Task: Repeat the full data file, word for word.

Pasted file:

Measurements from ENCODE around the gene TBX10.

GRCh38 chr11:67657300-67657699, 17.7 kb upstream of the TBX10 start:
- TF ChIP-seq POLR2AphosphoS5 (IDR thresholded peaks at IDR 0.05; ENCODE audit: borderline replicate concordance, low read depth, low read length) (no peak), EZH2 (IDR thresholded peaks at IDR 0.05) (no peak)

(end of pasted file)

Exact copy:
Measurements from ENCODE around the gene TBX10.

GRCh38 chr11:67657300-67657699, 17.7 kb upstream of the TBX10 start:
- TF ChIP-seq POLR2AphosphoS5 (IDR thresholded peaks at IDR 0.05; ENCODE audit: borderline replicate concordance, low read depth, low read length) (no peak), EZH2 (IDR thresholded peaks at IDR 0.05) (no peak)